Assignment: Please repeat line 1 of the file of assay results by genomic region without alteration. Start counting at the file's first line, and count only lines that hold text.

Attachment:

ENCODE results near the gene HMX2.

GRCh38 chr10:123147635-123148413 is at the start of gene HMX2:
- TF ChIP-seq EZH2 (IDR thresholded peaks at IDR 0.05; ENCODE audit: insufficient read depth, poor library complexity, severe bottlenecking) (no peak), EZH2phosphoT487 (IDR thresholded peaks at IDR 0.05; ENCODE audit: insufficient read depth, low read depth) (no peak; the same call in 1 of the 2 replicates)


ENCODE results near the gene HMX2.